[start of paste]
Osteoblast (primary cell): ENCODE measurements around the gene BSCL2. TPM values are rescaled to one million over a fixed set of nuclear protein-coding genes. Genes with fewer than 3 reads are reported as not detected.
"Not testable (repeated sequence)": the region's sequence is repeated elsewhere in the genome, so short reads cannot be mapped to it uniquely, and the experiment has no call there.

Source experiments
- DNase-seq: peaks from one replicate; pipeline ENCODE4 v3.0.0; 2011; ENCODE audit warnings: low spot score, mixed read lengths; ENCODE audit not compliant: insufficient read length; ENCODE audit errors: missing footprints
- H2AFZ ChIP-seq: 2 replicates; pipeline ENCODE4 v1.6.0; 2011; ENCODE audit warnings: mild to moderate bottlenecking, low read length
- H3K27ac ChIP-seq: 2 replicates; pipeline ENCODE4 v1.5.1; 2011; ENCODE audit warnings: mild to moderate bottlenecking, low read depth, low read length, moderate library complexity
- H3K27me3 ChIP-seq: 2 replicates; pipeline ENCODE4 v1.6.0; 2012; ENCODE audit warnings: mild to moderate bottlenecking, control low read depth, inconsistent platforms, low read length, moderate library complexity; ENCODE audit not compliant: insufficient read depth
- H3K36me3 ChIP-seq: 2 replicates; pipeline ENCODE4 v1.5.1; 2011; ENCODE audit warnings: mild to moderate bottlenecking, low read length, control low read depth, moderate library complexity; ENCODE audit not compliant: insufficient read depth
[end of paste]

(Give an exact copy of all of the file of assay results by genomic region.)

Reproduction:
Osteoblast (primary cell): ENCODE measurements around the gene BSCL2. TPM values are rescaled to one million over a fixed set of nuclear protein-coding genes. Genes with fewer than 3 reads are reported as not detected.
"Not testable (repeated sequence)": the region's sequence is repeated elsewhere in the genome, so short reads cannot be mapped to it uniquely, and the experiment has no call there.

Source experiments
- DNase-seq: peaks from one replicate; pipeline ENCODE4 v3.0.0; 2011; ENCODE audit warnings: low spot score, mixed read lengths; ENCODE audit not compliant: insufficient read length; ENCODE audit errors: missing footprints
- H2AFZ ChIP-seq: 2 replicates; pipeline ENCODE4 v1.6.0; 2011; ENCODE audit warnings: mild to moderate bottlenecking, low read length
- H3K27ac ChIP-seq: 2 replicates; pipeline ENCODE4 v1.5.1; 2011; ENCODE audit warnings: mild to moderate bottlenecking, low read depth, low read length, moderate library complexity
- H3K27me3 ChIP-seq: 2 replicates; pipeline ENCODE4 v1.6.0; 2012; ENCODE audit warnings: mild to moderate bottlenecking, control low read depth, inconsistent platforms, low read length, moderate library complexity; ENCODE audit not compliant: insufficient read depth
- H3K36me3 ChIP-seq: 2 replicates; pipeline ENCODE4 v1.5.1; 2011; ENCODE audit warnings: mild to moderate bottlenecking, low read length, control low read depth, moderate library complexity; ENCODE audit not compliant: insufficient read depth